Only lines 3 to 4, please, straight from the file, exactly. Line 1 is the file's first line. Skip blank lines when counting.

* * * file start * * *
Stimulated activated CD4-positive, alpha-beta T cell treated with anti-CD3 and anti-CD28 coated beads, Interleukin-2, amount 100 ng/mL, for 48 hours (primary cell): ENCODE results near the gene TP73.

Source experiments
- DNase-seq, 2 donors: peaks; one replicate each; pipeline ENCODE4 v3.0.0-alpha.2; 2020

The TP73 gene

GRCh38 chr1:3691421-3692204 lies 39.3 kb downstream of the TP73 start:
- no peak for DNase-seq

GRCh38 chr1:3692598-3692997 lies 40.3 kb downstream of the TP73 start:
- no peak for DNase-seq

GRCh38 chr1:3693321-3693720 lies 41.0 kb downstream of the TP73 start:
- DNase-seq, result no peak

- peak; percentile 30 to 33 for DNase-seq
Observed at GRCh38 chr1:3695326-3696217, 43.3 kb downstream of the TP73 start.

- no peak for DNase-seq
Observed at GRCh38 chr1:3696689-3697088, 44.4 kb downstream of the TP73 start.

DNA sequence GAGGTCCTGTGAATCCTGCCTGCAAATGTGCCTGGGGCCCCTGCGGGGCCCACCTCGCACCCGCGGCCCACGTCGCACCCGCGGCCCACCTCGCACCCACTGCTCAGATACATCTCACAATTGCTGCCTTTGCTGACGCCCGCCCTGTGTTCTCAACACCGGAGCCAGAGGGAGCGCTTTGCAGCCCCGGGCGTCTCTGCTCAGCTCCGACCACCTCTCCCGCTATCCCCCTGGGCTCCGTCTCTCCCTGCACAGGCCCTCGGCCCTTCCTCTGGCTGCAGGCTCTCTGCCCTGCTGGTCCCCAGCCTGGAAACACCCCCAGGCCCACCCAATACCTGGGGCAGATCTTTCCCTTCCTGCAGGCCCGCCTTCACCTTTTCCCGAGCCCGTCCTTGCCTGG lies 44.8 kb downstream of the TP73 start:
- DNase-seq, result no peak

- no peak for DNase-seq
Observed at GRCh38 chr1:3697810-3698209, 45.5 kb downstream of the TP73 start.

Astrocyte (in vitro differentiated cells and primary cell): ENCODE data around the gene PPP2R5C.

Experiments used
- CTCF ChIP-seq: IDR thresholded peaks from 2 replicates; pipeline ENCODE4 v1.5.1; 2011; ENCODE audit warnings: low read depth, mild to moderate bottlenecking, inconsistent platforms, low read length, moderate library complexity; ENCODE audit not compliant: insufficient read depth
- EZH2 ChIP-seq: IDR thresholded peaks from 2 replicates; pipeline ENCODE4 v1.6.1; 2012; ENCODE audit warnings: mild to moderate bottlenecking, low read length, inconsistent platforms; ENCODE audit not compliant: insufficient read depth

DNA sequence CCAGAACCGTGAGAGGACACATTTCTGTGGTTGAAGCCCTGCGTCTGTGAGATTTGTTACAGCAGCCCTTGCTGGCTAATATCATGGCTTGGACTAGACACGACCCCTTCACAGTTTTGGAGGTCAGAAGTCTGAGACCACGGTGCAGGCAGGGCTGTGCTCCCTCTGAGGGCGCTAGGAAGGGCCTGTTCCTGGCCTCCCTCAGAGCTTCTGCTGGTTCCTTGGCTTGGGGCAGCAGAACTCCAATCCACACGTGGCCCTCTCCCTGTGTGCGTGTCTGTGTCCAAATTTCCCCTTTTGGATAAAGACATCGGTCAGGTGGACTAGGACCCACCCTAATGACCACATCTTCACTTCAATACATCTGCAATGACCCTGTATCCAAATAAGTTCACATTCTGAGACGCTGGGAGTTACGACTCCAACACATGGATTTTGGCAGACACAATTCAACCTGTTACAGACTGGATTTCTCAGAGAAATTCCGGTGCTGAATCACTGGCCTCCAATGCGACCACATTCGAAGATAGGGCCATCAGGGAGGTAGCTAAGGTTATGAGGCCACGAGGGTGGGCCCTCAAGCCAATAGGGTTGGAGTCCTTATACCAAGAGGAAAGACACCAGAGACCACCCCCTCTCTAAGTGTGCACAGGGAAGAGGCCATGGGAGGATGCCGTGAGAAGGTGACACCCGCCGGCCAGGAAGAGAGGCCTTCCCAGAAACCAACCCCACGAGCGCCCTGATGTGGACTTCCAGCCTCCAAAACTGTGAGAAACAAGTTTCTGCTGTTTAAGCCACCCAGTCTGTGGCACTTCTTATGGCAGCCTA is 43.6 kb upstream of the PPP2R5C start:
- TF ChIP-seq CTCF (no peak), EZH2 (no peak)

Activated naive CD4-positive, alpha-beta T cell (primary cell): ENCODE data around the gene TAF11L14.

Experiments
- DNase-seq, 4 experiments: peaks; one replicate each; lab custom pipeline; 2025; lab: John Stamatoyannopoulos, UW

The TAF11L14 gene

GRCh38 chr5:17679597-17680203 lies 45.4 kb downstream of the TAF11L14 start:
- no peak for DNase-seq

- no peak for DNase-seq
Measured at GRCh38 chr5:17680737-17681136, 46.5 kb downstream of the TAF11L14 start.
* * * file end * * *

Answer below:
- DNase-seq, 2 donors: peaks; one replicate each; pipeline ENCODE4 v3.0.0-alpha.2; 2020

The TP73 gene